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Panenka: 'Sometimes I'd go to sleep thinking of ways of getting the better of him'

It’s 40 years since the attacking midfielder conjured a moment of absolute genius at the European Championships.

IMITATION IS THE greatest form of flattery and for Antonin Panenka, many have tried to replicate his moment of genius that occurred 40 years ago this summer.

In the context of the modern game, it’s quite difficult to fathom what the Czech midfielder conjured on that balmy night in Belgrade.

With his side having beaten the Netherlands in the European Championship semi-finals, they then led Germany by two goals in the decider before being pegged back.

Dieter Muller volleyed home from close range within minutes of Karol Dobias having put the Czechs 2-0 in front.

But the reigning World and European champions were made wait anxiously for an equaliser.

It took them until the 89th-minute to get it – Bernd Holzenbein getting above Ivo Viktor to flick home a corner at the near post.

The Czechs were understandably distraught at allowing the game to slip, though composed themselves enough to get through extra-time without conceding another.

Thinking that the tie would go to a replay, they headed to the dressing-rooms when the whistle blew, unaware that a shootout was imminent.

Understandably there was a degree of confusion: a European Championship final had never been decided by penalties before.

And, given how much of a surprise it was to the Czech players, they handled the situation quite brilliantly.

They scored from their first four penalties though Germany matched them – until Uli Hoeness stepped up and missed.

“I decided to take a heavy shot – to try to put it in the corner”, he said years later.

“The ball was over the bar and I think they found it a year ago during the war, when the stadium was destroyed. They finally found it.”

It meant that Antonin Panenka had the chance to win the European Championships for his country.

An attacking midfielder for Prague-based side Bohemians, the 28-year-old had been practising penalties for quite a while, developing and honing a unique style.

“After training, I used to stay behind with our goalkeeper and we’d have a penalty competition”, Panenka recalled much later.

“We’d play for a bar of chocolate or a glass of beer and since he was very good, it became an expensive proposition for me since I’d constantly lose and have to pay.

Sometimes, before going to sleep, I’d try and think of ways to get the better of him, in order to get back the money I lost.”

Panenka had noticed goalkeepers committed themselves by diving for penalties. By delaying his kick, even by a fraction, and placing the strike down the middle, Panenka’s theory was the goalkeeper wouldn’t be able to get back in time to make a save.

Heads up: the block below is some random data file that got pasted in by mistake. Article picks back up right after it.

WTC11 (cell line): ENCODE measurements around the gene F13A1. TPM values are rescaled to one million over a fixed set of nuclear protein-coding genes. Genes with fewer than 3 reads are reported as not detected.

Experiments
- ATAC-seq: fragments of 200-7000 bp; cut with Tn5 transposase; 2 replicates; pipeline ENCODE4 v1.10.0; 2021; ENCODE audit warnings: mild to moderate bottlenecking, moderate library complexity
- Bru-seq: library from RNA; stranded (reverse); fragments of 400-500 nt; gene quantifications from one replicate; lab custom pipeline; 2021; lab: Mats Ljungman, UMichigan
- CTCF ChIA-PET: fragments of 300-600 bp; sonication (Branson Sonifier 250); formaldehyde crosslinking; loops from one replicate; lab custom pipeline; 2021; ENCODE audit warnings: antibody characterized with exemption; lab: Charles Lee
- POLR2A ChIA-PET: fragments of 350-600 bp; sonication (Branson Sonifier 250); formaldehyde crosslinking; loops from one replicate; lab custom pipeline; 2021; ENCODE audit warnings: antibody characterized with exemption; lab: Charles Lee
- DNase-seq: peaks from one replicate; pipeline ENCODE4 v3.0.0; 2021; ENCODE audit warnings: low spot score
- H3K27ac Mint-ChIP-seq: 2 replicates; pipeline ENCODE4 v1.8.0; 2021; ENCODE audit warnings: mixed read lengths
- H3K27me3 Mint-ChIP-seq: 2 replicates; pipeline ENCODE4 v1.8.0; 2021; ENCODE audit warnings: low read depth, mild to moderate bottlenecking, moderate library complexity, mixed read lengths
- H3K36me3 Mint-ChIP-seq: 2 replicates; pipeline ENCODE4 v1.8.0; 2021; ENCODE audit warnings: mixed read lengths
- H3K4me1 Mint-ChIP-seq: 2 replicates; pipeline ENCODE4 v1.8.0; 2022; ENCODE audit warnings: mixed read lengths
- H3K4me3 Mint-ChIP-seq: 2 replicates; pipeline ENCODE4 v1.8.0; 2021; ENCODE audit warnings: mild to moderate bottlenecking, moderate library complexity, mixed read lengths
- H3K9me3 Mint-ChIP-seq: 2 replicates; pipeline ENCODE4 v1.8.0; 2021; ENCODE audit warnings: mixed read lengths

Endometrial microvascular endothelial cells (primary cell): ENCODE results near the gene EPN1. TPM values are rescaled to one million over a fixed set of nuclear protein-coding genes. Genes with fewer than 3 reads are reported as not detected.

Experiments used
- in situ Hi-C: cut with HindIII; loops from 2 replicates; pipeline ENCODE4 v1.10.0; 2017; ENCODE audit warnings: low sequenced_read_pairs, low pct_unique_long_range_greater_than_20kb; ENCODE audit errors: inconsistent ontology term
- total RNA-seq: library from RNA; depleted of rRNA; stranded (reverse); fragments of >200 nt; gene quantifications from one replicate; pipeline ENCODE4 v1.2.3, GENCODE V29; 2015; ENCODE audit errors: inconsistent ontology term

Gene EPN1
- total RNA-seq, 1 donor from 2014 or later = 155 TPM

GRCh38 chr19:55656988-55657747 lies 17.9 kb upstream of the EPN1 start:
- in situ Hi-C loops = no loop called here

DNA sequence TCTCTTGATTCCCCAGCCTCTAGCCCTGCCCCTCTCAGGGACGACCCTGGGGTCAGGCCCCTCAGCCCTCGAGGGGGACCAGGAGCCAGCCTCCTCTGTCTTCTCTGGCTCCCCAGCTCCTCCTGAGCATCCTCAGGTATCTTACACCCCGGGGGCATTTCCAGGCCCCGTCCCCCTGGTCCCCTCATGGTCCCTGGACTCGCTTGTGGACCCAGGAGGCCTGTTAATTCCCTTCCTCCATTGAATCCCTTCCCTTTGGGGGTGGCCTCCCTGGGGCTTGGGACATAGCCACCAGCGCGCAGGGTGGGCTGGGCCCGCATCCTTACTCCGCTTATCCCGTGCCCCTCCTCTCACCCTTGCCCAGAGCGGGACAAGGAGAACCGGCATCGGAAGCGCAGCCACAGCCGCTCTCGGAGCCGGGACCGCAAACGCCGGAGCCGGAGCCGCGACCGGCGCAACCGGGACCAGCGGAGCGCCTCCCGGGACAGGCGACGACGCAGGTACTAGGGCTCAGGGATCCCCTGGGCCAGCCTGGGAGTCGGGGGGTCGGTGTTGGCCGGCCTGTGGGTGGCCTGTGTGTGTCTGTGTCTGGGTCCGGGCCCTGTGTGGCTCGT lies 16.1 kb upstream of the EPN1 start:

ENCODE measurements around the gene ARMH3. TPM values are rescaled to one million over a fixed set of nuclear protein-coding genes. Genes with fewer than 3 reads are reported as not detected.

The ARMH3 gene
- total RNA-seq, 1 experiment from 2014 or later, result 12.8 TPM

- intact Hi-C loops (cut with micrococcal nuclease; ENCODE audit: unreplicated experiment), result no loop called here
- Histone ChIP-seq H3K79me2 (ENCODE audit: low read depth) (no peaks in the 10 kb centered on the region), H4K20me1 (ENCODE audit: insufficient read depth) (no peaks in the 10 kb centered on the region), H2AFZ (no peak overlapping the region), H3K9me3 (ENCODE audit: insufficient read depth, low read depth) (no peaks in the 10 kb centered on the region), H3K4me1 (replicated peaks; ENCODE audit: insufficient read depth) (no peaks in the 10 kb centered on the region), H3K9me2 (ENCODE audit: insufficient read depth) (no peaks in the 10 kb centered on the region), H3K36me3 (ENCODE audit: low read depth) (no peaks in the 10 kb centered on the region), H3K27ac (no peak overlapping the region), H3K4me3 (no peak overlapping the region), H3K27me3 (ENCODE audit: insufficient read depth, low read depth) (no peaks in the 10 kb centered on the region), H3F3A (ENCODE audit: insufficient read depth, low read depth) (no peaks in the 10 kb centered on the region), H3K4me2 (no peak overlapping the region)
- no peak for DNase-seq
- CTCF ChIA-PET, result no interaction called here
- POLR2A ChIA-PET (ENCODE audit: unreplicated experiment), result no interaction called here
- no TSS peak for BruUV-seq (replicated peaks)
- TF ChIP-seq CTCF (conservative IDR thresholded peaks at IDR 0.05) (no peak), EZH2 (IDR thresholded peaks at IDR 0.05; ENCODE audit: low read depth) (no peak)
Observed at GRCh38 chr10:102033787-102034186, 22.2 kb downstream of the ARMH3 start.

By shooting from underneath the ball and chipping it towards goal, it also ensured the goalkeeper couldn’t block with an outstretched leg.

“I started to test it slowly”, Panenka said.

“A side-effect of this was that I started to gain weight because I was winning the bets with our goalkeeper! I started to use the technique in friendly matches and eventually perfected it so I used it in league games and the culmination of that was when I used it at the European Championships.”

Germany Munich World Cup Final Germany vs Holland Source: Peter Hillebrecht

As he stepped up and faced Sepp Maier, Panenka was staring into the eyes of someone who knew quite a bit about penalty kicks.

In the 1974 World Cup final, Maier was beaten by Johan Neeskens but went into the ’76 tournament having saved three during his Bundesliga campaign with Bayern Munich.

Still, his reputation was irrelevant. He had never been exposed to such a penalty style before and, as Panenka approached the ball, Maier dived to his left.

He had been tricked.

He could only arch his neck to the right and watch the ball as it delicately sailed to the net.

“I suspect that he (Maier) doesn’t like the sound of my name too much”, said Panenka.

“I never wished to make him look ridiculous. I chose the penalty because I saw and realised it was the easiest and simplest recipe for scoring a goal.”

It was ironic that the Czechs – the tournament’s rank outsiders – were crowned champions in such stylish circumstances.

The eastern European stereotype was, and still is to some degree, built around grit, determination and physicality: functionality before creative expression.

Source: sp1873/YouTube

The 1976 competition had been set up, once again, for Johan Cruyff and his brilliantly-flawed Dutch side to enthral and engage the masses.

But it was the Czechs who dismantled them in the semi-finals, ripping their defence to ribbons during extra-time to win out 3-1.

“No one expected we’d achieve any success”, said Panenka.

“We, the players, had a different view. Some players were excellent fighters, were tough and we had creators too and finishers. The combination and range of players was ideal.”

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About the author:

Eoin O'Callaghan

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